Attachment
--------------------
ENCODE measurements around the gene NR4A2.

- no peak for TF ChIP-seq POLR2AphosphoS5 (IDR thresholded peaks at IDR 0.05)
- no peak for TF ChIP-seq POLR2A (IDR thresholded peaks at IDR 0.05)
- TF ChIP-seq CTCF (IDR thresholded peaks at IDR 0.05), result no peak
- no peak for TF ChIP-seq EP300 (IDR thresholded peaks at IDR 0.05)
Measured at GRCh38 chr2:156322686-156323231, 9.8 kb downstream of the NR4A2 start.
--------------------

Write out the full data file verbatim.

ENCODE measurements around the gene NR4A2.

- no peak for TF ChIP-seq POLR2AphosphoS5 (IDR thresholded peaks at IDR 0.05)
- no peak for TF ChIP-seq POLR2A (IDR thresholded peaks at IDR 0.05)
- TF ChIP-seq CTCF (IDR thresholded peaks at IDR 0.05), result no peak
- no peak for TF ChIP-seq EP300 (IDR thresholded peaks at IDR 0.05)
Measured at GRCh38 chr2:156322686-156323231, 9.8 kb downstream of the NR4A2 start.